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BPOP - A TSR Magnifying Glass Part of the B-WARE family Copyright Hexagon Products 1989 Version 2.0 December, 1989 BPOPTable of Contents Page Subject BPOP Basics 1 Introduction 2 Quick Start (F1 Help) 4 Fonts and Character Sizes (F2 Zoom) 7 Moving Around with Arrow keys (F3 and F4) Searches 9 F6 - Search for Attribute 12 F7 - GOTO Cursor 12 F8 - GOTO Location 12 F9 - Search for Text 13 F10 - Do it Again Command Line Options 14 -K Changing the Hot Key 18 -S Changing the Size 18 -V Changing the Video Mode Final Notes 19 Technical Specifications 20 A Word about TesSeRact(TM) 21 Disk Vendors, BBS's, Users Groups 22 An Ad for BEDIT 23 Other Products and Prices 24 BPOP 2.0 Registration Form BPOP - A TSR Magnifying Glass Part of the B-WARE family Copyright Hexagon Products 1989 Version 2.0 December, 1989 Introduction BPOP serves as a memory-resident magnifying glass. It pops up over text mode screens of other software and enlarges them, making them easier to read. BPOP is part of the B-WARE family which includes BEDIT, BTYPE, BLOOK, and BDIR. BPOP was written for vision impaired users, but can be used in any situation where it is hard to see the computer screen, such as enlarging faint letters on a laptop or making a computer demonstration visible to people in the back of a conference room or classroom. Version 2.0 of BPOP now gives you a choice of magnification. On a CGA display for example, you can get an enlargement of 10, 20, 26, 40, or 53 characters per line. Version 2.0 also has all the functionality previously contained in BPOP Deluxe, including your choice of hotkey, and search capabilities. BPOP is shareware and costs $27. See the last page of this file for information on how to pay for BPOP. BPOP draws characters on your screen based on character maps or fonts embedded within BPOP. BPOP uses one of three different fonts: 8-bit, 12-bit, or 16-bit. Usually, you will settle on one of these fonts and have no use for the others. Because of that, and to save memory, several versions of BPOP are provided on the diskette. They differ only in what fonts they contain. For example, BPOP12.EXE contains the 12-bit font, whereas BPOP16.EXE contains the 16-bit font. If you want both at the same time, you can use BPOP1216. This is described further in the section on fonts. BPOP is a TSR. You load it at the DOS command line, and it Terminates, but Stays Resident (TSR). After that, it lurks in the background, waiting to be popped up when you press a certain combination of keys (hot keys). When you call up BPOP, it reads whatever is currently displayed on your screen, and redisplays a portion of it using larger characters. Use the arrow keys to scroll around to other parts of the display. When done, press any other key to return you to where you left off. BPOP uses TesSeRact(TM) to make it work with other TSRs. Quick Start You run BPOP by entering the BPOP command at the DOS prompt. Choose BPOP12 or BPOP16 to start out with. Later, you can experiment with the different versions to decide which one to use regularly. The programs differ only in the character font they contain. When BPOP is loaded, it displays a short message, and then returns control to DOS. It looks as if BPOP has terminated, but in fact, it is still resident in your computer's memory. If you had done a DOS CHKDSK immediately before and after running BPOP, you would have noticed that the memory available has shrunk by about 40K. This is memory that BPOP is using. You can now enter any DOS command or program. For example, enter the DOS DIR command to get a listing of your files as usual. Now, hold down the Left Shift key and the ALT key and press the letter A all at the same time. If everything is correct, BPOP will read the DIR display off your screen, and replace it with a portion of the screen blown up with larger characters. BPOP is now active, and will remain in control until you are done with it. You can see another portion of the display by pressing any of the arrow keys, including the 4 single arrow keys, HOME, END, PGDN, or PGUP. These keys cause BPOP to scroll over the underlying data, displaying a different portion each time. The top line of the BPOP display always shows the row and column of the underlying data that is currently displayed. F1 - Help While BPOP is active, the function keys have special meaning. If you press F1 for Help, you get a list of the function key definitions. If you are running BPOP on a graphics screen, you can change the magnification by pressing F2. Pressing any key other than a function key causes BPOP to restore the original screen image and return control. While BPOP is active, the F5 key makes BPOP not only release control of the screen, but also removes BPOP from your machine completely. After this, you won't be able to call BPOP with the hot keys again until you reload it. If you haven't loaded any other programs on top of BPOP, the memory BPOP was using will be returned for other use. The function keys F6 through F10 serve to search the underlying text for contents or position. For example, you can change the BPOP screen to locate and enlarge the area around the word ERROR, or data with the attribute of Red on White. If you press any other key while BPOP is active, BPOP will release control of the screen and "go back to sleep" waiting to be "awakened" by the press of its hot keys. Fonts and Character Sizes F2 - Zoom BPOP can use the greatest enlargement, where a screen is filled up with only 6 lines of 10 characters, on all video hardware. When BPOP is used with video cards that support graphics, such as CGA or Hercules, BPOP gives you a range of character sizes used to make up the display. You can cycle among all modes supported for your display when BPOP is active by pressing the F2 key. The number of characters displayed by BPOP is a function of the size of each character and the resolution of your video card and monitor. BPOP uses three fonts, an 8-bit, 12-bit, and 16-bit. In 640x200 graphics mode, a 16-bit font yields 40 (640/16) characters across, and 12 (200/16) lines down. Each font contains a pattern to make up all 256 possible characters. For example, the 8-bit entry for the letter 'A' might look like this: ..XX.... .XXXX... XX..XX.. XX..XX.. XXXXXX.. XX..XX.. XX..XX.. ........ where the dots are 0's and the X's are 1's. The only inter-character spacing done in BPOP is provided for in the font itself. Thus, the A has an empty row along the bottom and two empty columns along the right hand side. The first row is 0011 0000 or 30 in hexadecimal. In hex, the entire entry for an 'A' would be "30 78 CC CC FC CC CC 00". Each entry takes up eight bytes, so for all 256 characters 8*256 = 2048 bytes are required. For the 16-bit font, each row takes up two bytes, and 16 rows are required. For 256 characters, 2*16*256 = 8192 bytes are required. For the 12-bit font, each row still takes up two bytes, but only the first 12 bits in the row are displayed. The 12-bit font uses 14 rows, so the 12-bit font takes up 2*14*256 or 7168 bytes. The 12-bit font used in BPOP is provided courtesy of Kim Kokkonen of TurboPower Software. It was developed for use in BigEd, a large character word processor. The fonts are resident in memory with BPOP, and as such, take memory away from your application. BPOP1216.EXE contains all the BPOP fonts. You can use this program if you want to keep all your enlargement options open. However, it is more likely that you will decide upon a single enlargement and find that the extra fonts just get in the way and take up overhead. To solve this problem, there are several BPOP programs, differing only in what fonts they contain, and consequently, in what size characters they can produce. BPOP8.EXE contains the 8-bit font which is used for the largest block mode enlargement. It takes up the least amount of overhead but provides the fewest enlargement options. The other BPOPs also contain the 8-bit font in addition to another font. BPOP12.EXE contains the 12-bit font; BPOP16.EXE contains the 16-bit font; and BPOP1216.EXE contains all the fonts. The combination of characters available to you with the a given BPOP font can be determined by looking at the table below. Find the desired enlargement for your hardware, determine the font needed to produce it, and run the appropriate BPOP program that contains that font. Video Display Hardware Mode Font Yield Mono 80x25 8-bit 10x6 CGA 80x25 8-bit 10x6 320x200 16-bit 20x12 320x200 12-bit 26x14 640x200 16-bit 40x12 640x200 12-bit 53x14 Hercules 80x25 8-bit 10x6 Monochrome 720x348 16-bit 22x10 Graphics 720x348 12-bit 30x12 720x348 16-bit 45x19 720x348 12-bit 60x24 EGA 80x25 8-bit 10x6 320x200 16-bit 20x12 640x350 12-bit 26x14 640x200 16-bit 40x12 640x200 12-bit 53x12 Number of rows and columns produced on various video cards given the resolution and font size. If you find the need to modify the characters used by BPOP yourself, a font editor is available upon request. You might choose to modify the letters to exagerate the differences between an H, M, and W, for example. Again, upon request, a customization program is available to make BPOP use any font with the extension .F8 from the Ultravision package from Personics or any font suitable for use with BigEd from Kim Kokkonen. Eventually, the font editor and customization program will be made public and will work on BPOP, BEDIT, and the rest of the B-Ware utilities. Moving Around with Arrow Keys F3 - Page Left F4 - Page Right BPOP can only display a portion of the underlying data that was on the screen when BPOP was called up. When using the largest block characters, each underlying character which occupied one column and one row will be enlarged by BPOP to take up 8 columns and 4 rows. The underlying data can only be fully displayed by BPOP if you look at 8 pages across and 4 pages down. Since each BPOP screen covers only about 1/32 of the underlying data it is important to be able to move the BPOP display to other portions of the data. The simplest way to do this is by using the arrow keys. The four arrow keys cause BPOP to move one character in the given direction. UP and DOWN move one row, while LEFT and RIGHT move one column. These arrow keys are useful for fine adjustments. If you see most of what you are looking for on the current BPOP display, you can use the arrow keys to see what is just off the edge of the BPOP display. If you get to the edge of the underlying data, the arrow keys cause BPOP to wrap the display. For example, if you are displaying the top row of the underlying data, and you press the UP arrow, since BPOP can't display any further up, it will wrap down to the last row of the previous column. This is analogous to how you read. If you are at the rightmost edge and you press the RIGHT arrow, BPOP will go down a page and back over to the left margin. Whenever BPOP wraps like this, it will issue a short low beep to alert you to the situation. The top line of the display can always be examined to determine exactly what portion of the underlying display is being shown at any given time. There are also paging keys which will change the display a page at a time. A page is defined as what can be shown on the BPOP screen at once. For example, with an 80 by 25 display, a BPOP page consists of 10 columns of 5 rows. If you press the PgUp key, BPOP will display the data that is 5 rows above what you are looking at. Again, if the top row is already on the display, BPOP will wrap to the last row of the previous page. The PgUp and PgDn keys move the display one page up or down. The TAB key moves the display one page to the right, and the back tab key, or Shift TAB, moves the display one page to the left. If you prefer, the F3 and F4 keys also move the display one page to the left and right. In addition, two other keys can be used, HOME and END. HOME changes the display to show the first column and first row of the underlying data. Sometimes if you get confused about where you are in the display, you can press HOME to take you to the top left to get your bearings, then use the other paging keys to move around again. The END key takes you to the bottom row of the underlying data but leaves the column unchanged. Distance 1 Character 1 Page To the Edge UP arrow PGUP HOME DOWN arrow PGDN END LEFT arrow ShiftTab (F3) RIGHT arrow Tab (F4) BPOP also lets you search for particular characters or attributes of the underlying data. All searches proceed across and then down until the entire underlying text has been examined or until the search succeeds. F6 - Search for Attribute BPOP can only display a portion of the underlying data that was on the screen when BPOP was called up. You can move the BPOP display to another portion of the underlying data with the arrow keys, but BPOP also lets you identify certain areas of the underlying data by characteristic. For example, after you have called BPOP up, you can press the F6 function key to tell BPOP to search the underlying data for any field that was displayed in a certain color, or with a certain attribute. Every character displayed on the screen is given its own attribute. The attribute controls whether the character will be displayed in bright or normal intensity, whether or not it will be blinking, and on color screens, what color it will be. Monochrome screens are limited in the number of different attributes they distinguish. For example, if your word processor displays error messages in Red on White, you can use the F6 key to go directly to any error message. When you press F6, a screen is displayed that asks you what foreground color you are seeking. The color choices are listed. Enter a number from 0 to 7 indicating which color. For this example, enter a 4 for Red. Then you are asked what background color you are interested in. In this case, enter 7 for White. If there is any Red on White text on the underlying screen, the BPOP display will show it. If not, a short beep will let you know that BPOP could not find any such attribute. There are actually more attributes available than these. Add eight to the foreground attribute and you get the same color in high intensity. Add eight to the background attribute and you get blinking. Not all video monitors and adapters differentiate combinations such as black from bright black. The complete table of attributes for color displays is as follows: Foreground Background Color Bright Blink Black 0 8 0 8 Blue 1 9 1 9 Green 2 A 2 A Cyan 3 B 3 B Red 4 C 4 C Magenta 5 D 5 D Brown 6 E 6 E White 7 F 7 F For monochrome screens, although a full attribute byte is reserved for each character, meaning there are a possible 256 attribute combinations, most are not supported by the hardware. The common monochrome attributes are: White on Black (Foreground 7, background 0), Underlined (1,0), and Black on White (0,7). There are bright and blinking versions of these three also. To choose the blinking, add 8 to the background number and to choose bright, add 8 to the foreground number (hexadecimal). If you enter a value in the range 0 through 7, BPOP will search for any match regardless of the blinking or brightness settings. If you want to specifically look for a blinking or brightness setting, you can enter the attribute in the range of 8 through F. There are some programs available that will change the colors displayed on your screen for a given attribute, and sometimes it is just very difficult to determine what color you are looking for. As an example, I wanted to search for the blinking WAIT message that Lotus 1-2-3 displays in the upper right corner. It looked like White on Red to me, but BPOP couldn't find any White on Red text on the screen. To solve this problem, you can answer the BPOP prompt for attribute with a question mark. If you do so, BPOP will ask what column and row you are interested in. In my case, the blinking WAIT message is in column 77 of row 1. When I entered that, BPOP came back and said the attribute of that column and row had a foreground of B and a background of C. This is Bright Cyan on Blinking Red. That explains why BPOP didn't return anything for a search of White on Red. Now, I can search for the B an C attributes when I am in 1-2-3. You can repeat the last search you performed by pressing the function key F10. This will look for the next area on the screen with the same attribute. When a blank is displayed on the screen, it doesn't matter if the attribute calls for red on black or white on black, all you see is black. For this reason, when you search for attribute, areas on the screen with nothing but blanks in them are skipped. F7 - GOTO Cursor F8 - GOTO Location Each display screen has a cursor position associated with it. If you press the F7 function key while BPOP is active, it will change the BPOP display to show the page around the underlying data pointed to by the cursor. Note that not all software uses the cursor position in a meaningful way. Some programs use their own cursor made up of a reverse video display. They move the actual cursor to off the display screen. F7 will just display the area of the actual cursor. In these cases, you may be better off searching for attribute. If you know what area on the screen you are interested in, you can use function key F8 to go there directly. When you enter F8, BPOP prompts you for the column and row you are interested in. The column and row numbers start at 1. BPOP will change the display to show the appropriate underlying data. F9 - Search for Text BPOP can only display a portion of the underlying data that was on the screen when BPOP was called up. You can move the BPOP display to another portion of the underlying data with the arrow keys, but BPOP also lets you identify certain areas of the underlying data by contents. For example, after you have called BPOP up, you can press the F9 function key to tell BPOP to search the underlying data for a given string of characters. For example, you might want to search a spreadsheet screen for any field that involved money. To do this, you can bring up the BPOP screen and press the F9 function key. BPOP will prompt you for what text you want to search for. Then enter a dollar sign ($). BPOP will search the underlying data for a matching dollar sign, and change the BPOP display to show the new area. You can repeat the search, looking for the next dollar sign, by pressing the F10 key. Wild cards which are used in DOS text searchs, such as * and ?, have no special meaning in BPOP text searches. If you search for a ?, BPOP will look for a ? in the underlying text. F10 - Do it Again You can repeat the last search you performed by pressing the function key F10. This will look for the next area that matches your criteria: matching attribute if the last search was F7, matching text for F9. Command Line Options BPOP has several options which can be specified on the command line when you invoke BPOP. Each option is preceded by a dash (-) and a single letter. An example of an option is the Size option, -S. To use a size of 5000, you would enter BPOP as follows: BPOP -S5000 There is no space between the option letter and the value. It does not matter whether you enter the option letter in upper or lower case. If you have to use two options, it doesn't matter in what order you enter them. For normal usage, you need not enter any options. -K Changing the Hot Key By default, BPOP can be invoked by pressing the hot key combination of ALT, Left Shift, and A. If this is not a convenient combination to use, or if it conflicts with another TSR program you are running, you can change the hot key combination with the -K option. If you want to change the hot key combination that is used to invoke BPOP, you can do so by using the -K parameter on the DOS command line when you first start BPOP. For example: BPOP -K0A1E would give you the same hot key you get by default. The first two characters after the K (in the example, 0A) indicate what shift keys must be pressed for the hot key to be recognized. There are 4 shift keys: the CTRL key, the ALT key, and the Left and Right Shift keys. In this example, the 0A means the ALT and Left Shift keys must be pressed together. The last two characters after the K (in the example, 1E) indicate what letter or number key must be pressed for the hot key. In this case, the 1E means the letter A. You can choose from any of the letter keys, number keys, or function keys. It is important that you choose a shift and key combination that do not interfere with other software that you run. For example, Lotus 1-2-3 uses the F1 key for Help. You could tell BPOP to pop up whenever the F1 key was pressed, but if you did that, you would never be able to get Help from 1-2-3. In addition to any normal software you use, such as spreadsheets, databases, or word processors, you have to make sure that the BPOP hot key doesn't interfere with any other TSR programs you may also be running. If you make a mistake, and BPOP turns up where you don't want it, you can remove BPOP from memory by pressing the F5 key. Then you can enter keys directly to your other application. The following is a list of Shift Key combinations you can use with the -K parameter: -K Code Shift Key Meaning 00 No shift keys needed 01 RightShift 02 LeftShift 03 RightShift+ LeftShift 04 Ctrl 05 RightShift+ Ctrl 06 LeftShift+ Ctrl 07 RightShift+ LeftShift+ Ctrl 08 Alt 09 RightShift+ Alt 0A LeftShift+ Alt 0B RightShift+ LeftShift+ Alt 0C Ctrl+ Alt 0D RightShift+ Ctrl+ Alt 0E LeftShift+ Ctrl+ Alt 0F RightShift+ LeftShift+ Ctrl+ Alt The following is a list of character codes you can use with the -K parameter: Char -K Code Char -K Code Char -K Code A 1E J 24 S 1F B 30 K 25 T 14 C 2E L 26 U 16 D 20 M 32 V 2F E 12 N 31 W 11 F 21 O 18 X 2D G 22 P 19 Y 15 H 23 Q 10 Z 2C I 17 R 13 Char -K Code Char -K Code Char -K Code 1 02 F1 3B F11 57 2 03 F2 3C F12 58 3 04 F3 3D 4 05 F4 3E 5 06 F5 3F 6 07 F6 40 7 08 F7 41 8 09 F8 42 9 0A F9 43 0 0B F10 44 The last two codes, F11 and F12, will not work on all machines. Try them out if you are interested. The default hot key combination for BPOP is Left Shift-Alt-A. To set such a value, find the Left Shift-Alt line in the top table. It is opposite code 0A. Then find the code for the letter A in the next table. It is code 1E. Placing these two next to each other gives -K0A1E. If you ran BPOP with this combination, you would get the default setting. -S Changing the Size When invoked, BPOP reads the text screen into a buffer. It then enlarges a portion of it and eventually restores it upon exit. By default, BPOP provides a buffer large enough to hold 25 rows of 80 characters, the normal DOS screen size. If you are using BPOP with more rows or columns than this, you can increase the size of the buffer BPOP uses to hold the text screen. By default, BPOP uses a buffer large enough to hold 2000 characters (80x25). You can increase this by specifying the size of the text screen with the -S option. Follow the S with the number of characters on the text screen you will be using. For example, on a screen with 43 rows of 80 characters, or 3440 characters in all, use: BPOP -S3440 -V Changing the Video Mode When you use BPOP on a graphics screen, you can get a number of different display sizes. You can cycle through them using the F2 key when BPOP is active. The chosen video mode will be used on subsequent invocations of BPOP. If you prefer, you can instruct BPOP to use a particular video mode when it is initially brought up by using the -V option. Follow the -V with the number of times you would normally press the F2 key to obtain the size you prefer. For example: BPOP -V2 is the equivalent of entering BPOP without the -V option, then pressing the F2 key twice. Technical Specifications BPOP is a TSR written according to the TesSeRact(TM) specifications. It should work on any IBM compatible PC running under DOS 2.2 or later. It will run on any monochrome or color screen when they are in text mode. BPOP8 requires 35K, BPOP12 and BPOP16 require 40K, and BPOP1216 takes up 45K. To run BPOP on screens in greater than 25 line mode use the -S option. BPOP will not pop up over a graphics mode screen, or when DOS is in the middle of executing a task. If you try to invoke BPOP at these times, BPOP will just produce a cascading series of beeps instead of popping up. A Word about TesSeRact(TM) This product uses the TesSeRact(TM) Ram-Resident Library and supports the TesSeRact Standard for Ram-Resident Program Communication. For information about TesSeRact, contact the TesSeRact Development Team at: TesSeRact Development Team c/o Chip Rabinowitz 2084 Woodlawn Avenue Glenside, PA 19038 (215) 884-3373 Compuserve: 70731,20 MCIMAIL: 315-5415 This MCIMAIL Account has been provided to the TesSeRact Development Team by Borland International, Inc. The TesSeRact Development Team is in no way associated with Borland International, Inc. TesSeRact is a trademark of the TesSeRact Development Team. TesSeRact is Copyright 1988 TesSeRact Development Team, All Rights Reserved. Disk Vendors, BBS's, Users Groups BPOP is shareware. You may distribute BPOP as long as the following guidelines are met: Distribute all files that make up the program essentially unchanged. Charge less than $10 for distribution of the program. Be sure your customers know the program is not free but is shareware, and that payment for your distribution is not payment to the author. Forward copies of problems or complaints about this program to the author. In return, the author will make an attempt to answer such problems or complaints. Distribute the latest version of the program when it is made available to you. Other Products and Prices Prices are fixed through 12/91. After that, check. Product Price Latest Version B-Edit $39 2.0 BIG for 1-2-3 $39 1.0 BIG for WP $39 1.0 B-Pop $27 2.0 $9 discount on each of second and subsequent items in a single order. Documentation for all programs is provided in large, easy-to-read, 18-point type. In addition, all of the following large-character utility programs are included with any purchase at no extra cost: B-Type, B-Dir, and B-Print are large-character replacements for the related DOS commands. B-Print prints text files in large characters on Epson-compatible dot-matrix printers. B-Look is a text file browser. Scroll with arrow keys. B-Font and B-Apply modify the character shapes used in the above B-Ware products. Registration contact: Hexagon Products Bill Arendt P.O. Box 1295 (708) 692-3355 Park Ridge, IL 60068-1295 BPOP 2.0 Registration Form When you register, please include the following: Name: _________________________________________________________________________ Company: ______________________________________________________________________ Address: ______________________________________________________________________ City: ___________________________ State: ______________________________________ Zip: _____________ Phone: _____________________________________________________ Optional information: Using on: Laptop Desktop Display: VGA EGA CGA Herc Mono Dual Oper.Sys: DOS OS/2 Preferred Input Device: Mouse Keyboard Preferred character size? 10 20 26 40 53 58 Other _____________________ Suggestions for improving BPOP? _______________________________________________ _______________________________________________________________________________ Where did you find BPOP? ______________________________________________________ If you have speech synthesis hardware, what kind? _____________________________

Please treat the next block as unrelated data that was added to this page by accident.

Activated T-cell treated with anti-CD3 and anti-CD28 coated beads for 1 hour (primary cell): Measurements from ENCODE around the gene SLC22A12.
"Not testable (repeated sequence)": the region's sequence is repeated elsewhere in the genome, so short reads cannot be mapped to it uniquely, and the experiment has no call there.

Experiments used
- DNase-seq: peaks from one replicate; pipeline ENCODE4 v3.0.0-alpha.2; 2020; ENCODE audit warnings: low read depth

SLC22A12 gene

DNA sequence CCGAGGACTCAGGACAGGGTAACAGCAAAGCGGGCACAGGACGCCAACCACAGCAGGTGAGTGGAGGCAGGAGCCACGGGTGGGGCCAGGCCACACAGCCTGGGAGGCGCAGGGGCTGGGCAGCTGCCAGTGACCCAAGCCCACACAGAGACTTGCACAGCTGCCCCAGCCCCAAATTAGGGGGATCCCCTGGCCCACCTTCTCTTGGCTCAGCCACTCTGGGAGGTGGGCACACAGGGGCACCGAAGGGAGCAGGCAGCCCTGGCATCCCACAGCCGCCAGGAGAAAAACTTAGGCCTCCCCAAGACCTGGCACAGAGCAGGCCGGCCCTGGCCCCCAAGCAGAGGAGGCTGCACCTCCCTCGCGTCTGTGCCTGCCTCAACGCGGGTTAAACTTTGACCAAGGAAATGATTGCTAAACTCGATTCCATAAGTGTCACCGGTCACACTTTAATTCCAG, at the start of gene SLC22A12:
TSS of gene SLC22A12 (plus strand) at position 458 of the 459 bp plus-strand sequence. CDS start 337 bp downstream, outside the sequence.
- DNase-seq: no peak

.pn .co no .cs 2 B-Print Large Character Print Formatting Copyright Hexagon Products 1990 .cs 1 .co on B-Print prints ASCII text files on dot matrix printers using large characters. B-Print is a free sample of large character software available from Hexagon Products. See the last page of this document for further information. In its simplest form, B-Print works just like the DOS PRINT command. The simplest form is: BPRINT filename B-Print also has a few command line options to control the printing. Each option consists of a dash and a letter, such as -D for device. The order is unimportant, as is capitalization. For example, if your printer is attached as Device COM1, you would use the following command: BPRINT bprint.doc -Dcom1 In addition to options given on the DOS command line, you can embed B-Print commands within your document file. Each command consists of dot ('.') in the first column followed by a two character command. For example, if you want to skip to the top of a new page in your document, you can embed a page eject command (PA) in your document: .PA This document contains many embedded commands to format the document. Print it with the command BPRINT BPRINT.DOC. .pa .cs 2 Options .cs 1 The command line options are given on the DOS command line when you first execute B-Print. Each is preceded by a dash ('-'), such as: BPRINT bprint.doc -Dcom1 .cs 2 Device (-D) .cs 1 By default, B-Print writes to device LPT1. If your printer is attached as LPT2 or COM1, etc., use the Device option to direct B-Print output to your printer. You can alternatively use a filename instead of a device name. If so, B-Print writew output to a disk file. You can later print this file with the DOS command: COPY /B FILE LPT1. The Device option is: -Ddevice COM1, COM2, LPT1, etc. -Dfilename any disk filename .cs 2 Printer Type (-P) .cs 1 By default, B-Print formats output for an Epson dot matrix printer. For a different type of printer, use the Printer option. The Printer option is: -P0 Printer type is HP -P1 Printer type is Epson .cs 2 Character Set (-C) .cs 1 B-Print starts with character set 2, which has 16-dot characters. Use the Character set option (-C) to change this. The character sets differ in size and shape. This option only names the starting character set. You can override it for a portion of any document with the .CS command described later. The Character set option is: -CS 0 a tiny 8-bit character set -CS 1 a small 12-bit character set -CS 2 a medium 16-bit character set -CS 3 a medium 24-bit font -CS 4 a large san-serif font -CS 5 a large serif font -CS 6 a large bold font .pa .cs 2 Commands .cs 1 Several print control commands are supported by B-Print. The commands must be embedded within the document to be printed. Each consists of a dot ('.') in the first column followed by a two character command. .PA eject to a new page .PN n set page number .PW n set paper width in dots .PL n set paper length in dots .CO n set combine ON or OFF .CS n select character set .LD n set leading .cs 2 PA Command .cs 1 By default, B-Print fills each page with text. If your document contains a new section to be set off by itself, precede that text with a Page eject command, and that section will start at the top of a new page. For example, the section "Commands" in this document was preceded by a PA command. .cs 2 PN Command .cs 1 By default, B-Print does not number pages of text. If you want pages to be numbered, use the PN command. After that, B-Print will display the number of each page in the center of the bottom margin. B-Print will start with page number 1 unless you give a different value on the PN command. If, for example, you are only printing out the second section of a document, you can use PN to start with an appropriate page number. .pa .cs 2 PW Command .cs 1 The print width of each printer B-Print supports is coded within B-Print. However you may want to override it. You can do so with the PW command. For example, if your printer works like an Epson, but handles paper that is twelve inches wide, you will have to override the print width. The argument to print width is in dots. So, for example, if your printer prints 60 dots per inch and supports a 12 inch print width, use the command .PW 720 You can use the PW command with a smaller than default value to create a larger right margin. .cs 2 PL Command .cs 1 The print length of each printer B-Print supports is coded within B-Print. However you may want to override it. You can do so with the PL command. For example, if your printer works like an Epson, but your paper is 14 inches long, you will have to override the print length. The argument to print length is in dots. So, for example, if your printer prints 60 dots per inch and supports a 14 inch print length, use the command .PL 840 You can use the PW command with a smaller than default value to create a larger bottom margin. You can use the PL command to set a large print length and the page commands PA and PN to avoid printing page number on a particular page, maybe that of a diagram in a document. .pa .cs 2 CO Command .cs 1 By default, B-Print breaks up lines so they will fit on your printer. When it gets to the end of a line, it COncatenates or COmbines the next line and continues printing. If you want to format lines yourself, you can turn concatenation on or off yourself. The arguments are either ON or OFF. For example, you don't want the heading of a letter to be concatenated, place .CO commands before and after the block of text like this: .co off Hexagon Products P.O.Box 1295 Park Ridge, IL 60068 .co on .cs 2 CS Command .cs 1 By default, B-Print uses characters that fit in a dot matrix 16 high and 16 wide. On a printer that prints 80 dots per inch, this results in characters that are a fifth (16/80) of an inch high and wide, or about 14 points (72*16/80). These characters are approximately the shape of the characters used on a standard video display. You can override the character set used with the -C command when you run B-Print from DOS. However, you can also change the size used by B-Print in the middle of a document with the CS command. The argument is a number indicating the character set, the same as used with the -C option. For example, you might want headings of section printed in a larger character size than the body of a document. The heading of this document are produced with the following three lines: .cs 2 CS Command .cs 1 .cs 2 LD Command .cs 1 Leading (pronounced "ledding") is a printer's term referring to the amount of space left between lines. (Historically small pieces of lead were placed between rows of type to separate them.) A good leading value results in text that is easier to read. By default, B-Print sets the leading at one quarter the size of the text characters. If you change the character size with the CS command, B-Print automatically adjusts the leading. You can override the leading with the LD command. Follow the LD command with the leading value in dots. For example, the default leading value for the 16 dot character size is one quarter of 16, or 4 dots. Get a larger leading value with a command such as: .ld 5 .pa I'm currently taking requests for B-Print improvements. Let me know what suggestions for improvements you have. I'm specifically interested in: * What other dot matrix printers need to be supported. * What other character sizes or styles you want. * If you are interested in proportionally spaced fonts. * If you are interested in text that is aligned on both sides. * If you have suggestions for more embedded commands. .cs 2 Other Products .cs 1 B-Print is a free sample of large character software from Hexagon Products. Other products provide large character displays on your monitor making software easier to read. They include: .co no Free B's: B-Type - like DOS's TYPE command B-Dir - like DOS's DIR command B-Look - ASCII file browser B-Print - ASCII file printer Low-Priced Products: B-Edit - text editor B-Pop - memory resident text enlarger BIG for 1-2-3 - enlarger only for 1-2-3 BIG for WP - enlarger for WordPerfect Call or write for further information: Hexagon Products P.O. Box 1295 Park Ridge, IL 60068-1295 1-708-692-3355 76064,1776
Volume in drive A has no label Directory of A:\ BPOP DOC 30876 2-14-91 2:54p BPOP12 EXE 19196 2-16-90 10:54a BPOP1216 EXE 22428 2-16-90 10:55a BPOP16 EXE 20268 2-16-90 10:55a BPOP8 EXE 16988 2-16-90 10:54a BTYPE EXE 18828 12-18-89 11:27a BDIR EXE 16988 12-18-89 12:42p BLOOK EXE 22239 12-18-89 11:28a BPRINT DOC 8772 1-07-91 9:51a BPRINT EXE 24748 1-05-91 9:32a BWARE DOC 30624 2-20-91 11:29a 11 file(s) 231955 bytes 86016 bytes free